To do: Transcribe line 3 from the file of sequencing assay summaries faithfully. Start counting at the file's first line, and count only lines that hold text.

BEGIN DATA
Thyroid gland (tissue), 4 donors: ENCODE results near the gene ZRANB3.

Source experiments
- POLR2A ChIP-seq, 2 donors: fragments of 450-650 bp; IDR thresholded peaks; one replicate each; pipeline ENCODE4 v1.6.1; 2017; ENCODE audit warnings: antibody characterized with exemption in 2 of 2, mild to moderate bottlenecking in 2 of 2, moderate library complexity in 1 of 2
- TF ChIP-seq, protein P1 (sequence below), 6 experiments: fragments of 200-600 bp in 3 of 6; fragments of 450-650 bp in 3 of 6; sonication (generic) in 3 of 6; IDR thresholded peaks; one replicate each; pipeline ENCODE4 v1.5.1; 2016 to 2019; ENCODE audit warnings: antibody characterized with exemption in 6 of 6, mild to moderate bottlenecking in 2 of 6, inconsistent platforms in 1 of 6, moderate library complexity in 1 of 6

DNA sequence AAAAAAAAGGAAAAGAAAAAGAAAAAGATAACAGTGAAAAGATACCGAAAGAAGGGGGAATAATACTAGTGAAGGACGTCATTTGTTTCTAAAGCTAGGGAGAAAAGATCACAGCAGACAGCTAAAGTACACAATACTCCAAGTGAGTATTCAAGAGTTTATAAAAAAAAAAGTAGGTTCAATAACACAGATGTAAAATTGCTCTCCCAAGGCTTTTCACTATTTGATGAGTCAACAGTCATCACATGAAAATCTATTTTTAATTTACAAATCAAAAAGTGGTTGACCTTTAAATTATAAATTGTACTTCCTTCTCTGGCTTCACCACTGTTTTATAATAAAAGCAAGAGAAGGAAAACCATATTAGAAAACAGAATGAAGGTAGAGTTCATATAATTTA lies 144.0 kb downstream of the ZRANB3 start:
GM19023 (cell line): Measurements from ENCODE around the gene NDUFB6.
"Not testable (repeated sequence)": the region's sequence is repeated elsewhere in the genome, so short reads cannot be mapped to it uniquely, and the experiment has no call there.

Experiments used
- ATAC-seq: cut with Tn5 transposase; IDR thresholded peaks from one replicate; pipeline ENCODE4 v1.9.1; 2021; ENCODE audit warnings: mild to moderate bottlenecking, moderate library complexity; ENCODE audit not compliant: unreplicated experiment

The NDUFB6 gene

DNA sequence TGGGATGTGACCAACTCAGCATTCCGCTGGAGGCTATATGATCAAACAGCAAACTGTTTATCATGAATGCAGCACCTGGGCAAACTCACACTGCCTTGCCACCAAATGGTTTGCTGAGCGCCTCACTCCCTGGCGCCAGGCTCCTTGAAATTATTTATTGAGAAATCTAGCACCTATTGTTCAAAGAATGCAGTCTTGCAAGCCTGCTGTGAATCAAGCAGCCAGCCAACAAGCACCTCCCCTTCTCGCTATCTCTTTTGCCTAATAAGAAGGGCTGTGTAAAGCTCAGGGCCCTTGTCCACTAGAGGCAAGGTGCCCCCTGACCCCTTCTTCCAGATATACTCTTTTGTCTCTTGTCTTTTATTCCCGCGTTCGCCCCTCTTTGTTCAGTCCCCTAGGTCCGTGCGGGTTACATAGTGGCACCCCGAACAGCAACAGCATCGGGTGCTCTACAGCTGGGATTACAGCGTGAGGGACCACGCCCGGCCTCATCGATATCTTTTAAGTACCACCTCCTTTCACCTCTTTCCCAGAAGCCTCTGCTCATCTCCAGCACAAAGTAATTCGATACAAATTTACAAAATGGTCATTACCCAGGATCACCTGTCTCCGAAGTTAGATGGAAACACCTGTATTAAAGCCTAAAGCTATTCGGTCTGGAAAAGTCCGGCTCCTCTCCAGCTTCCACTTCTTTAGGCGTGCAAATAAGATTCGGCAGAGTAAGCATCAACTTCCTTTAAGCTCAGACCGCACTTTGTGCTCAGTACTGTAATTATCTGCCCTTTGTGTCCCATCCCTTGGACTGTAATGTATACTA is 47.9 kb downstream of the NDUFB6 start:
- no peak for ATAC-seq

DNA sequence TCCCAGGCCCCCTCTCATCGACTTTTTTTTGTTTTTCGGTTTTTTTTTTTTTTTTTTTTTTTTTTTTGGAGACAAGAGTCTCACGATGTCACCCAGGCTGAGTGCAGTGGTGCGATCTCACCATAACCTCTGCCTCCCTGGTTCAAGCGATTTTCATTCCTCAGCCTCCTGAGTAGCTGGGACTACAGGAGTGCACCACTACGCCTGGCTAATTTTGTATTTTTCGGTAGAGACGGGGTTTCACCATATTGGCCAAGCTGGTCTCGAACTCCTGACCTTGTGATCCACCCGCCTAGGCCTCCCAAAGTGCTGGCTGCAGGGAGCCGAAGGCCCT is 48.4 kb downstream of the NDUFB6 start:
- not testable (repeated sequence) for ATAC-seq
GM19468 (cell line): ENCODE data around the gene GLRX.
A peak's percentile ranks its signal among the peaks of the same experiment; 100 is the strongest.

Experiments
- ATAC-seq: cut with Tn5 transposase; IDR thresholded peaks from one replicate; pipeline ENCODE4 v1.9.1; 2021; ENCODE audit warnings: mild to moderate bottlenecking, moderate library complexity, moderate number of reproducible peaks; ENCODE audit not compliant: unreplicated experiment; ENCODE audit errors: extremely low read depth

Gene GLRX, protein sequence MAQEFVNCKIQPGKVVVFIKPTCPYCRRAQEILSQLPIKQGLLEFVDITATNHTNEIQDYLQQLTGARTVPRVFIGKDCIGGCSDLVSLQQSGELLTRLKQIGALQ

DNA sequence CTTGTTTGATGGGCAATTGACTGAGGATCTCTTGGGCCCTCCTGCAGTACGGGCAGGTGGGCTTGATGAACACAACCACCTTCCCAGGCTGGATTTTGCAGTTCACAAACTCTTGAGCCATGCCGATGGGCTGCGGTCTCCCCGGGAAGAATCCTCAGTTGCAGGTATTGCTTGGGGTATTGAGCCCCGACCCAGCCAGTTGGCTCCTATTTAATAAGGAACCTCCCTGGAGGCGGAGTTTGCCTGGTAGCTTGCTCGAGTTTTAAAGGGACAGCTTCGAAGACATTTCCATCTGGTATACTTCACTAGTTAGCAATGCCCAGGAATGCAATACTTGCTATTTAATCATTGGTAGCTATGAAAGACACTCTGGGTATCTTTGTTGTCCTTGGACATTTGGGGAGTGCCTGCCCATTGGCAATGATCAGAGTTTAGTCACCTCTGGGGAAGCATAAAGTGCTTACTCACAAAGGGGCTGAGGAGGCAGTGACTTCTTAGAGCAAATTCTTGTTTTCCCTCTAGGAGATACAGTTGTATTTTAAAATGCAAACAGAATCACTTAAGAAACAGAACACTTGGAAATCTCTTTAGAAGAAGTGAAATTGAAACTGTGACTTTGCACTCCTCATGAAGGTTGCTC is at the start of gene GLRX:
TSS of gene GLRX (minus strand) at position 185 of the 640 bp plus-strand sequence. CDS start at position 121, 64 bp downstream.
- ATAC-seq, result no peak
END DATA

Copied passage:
- POLR2A ChIP-seq, 2 donors: fragments of 450-650 bp; IDR thresholded peaks; one replicate each; pipeline ENCODE4 v1.6.1; 2017; ENCODE audit warnings: antibody characterized with exemption in 2 of 2, mild to moderate bottlenecking in 2 of 2, moderate library complexity in 1 of 2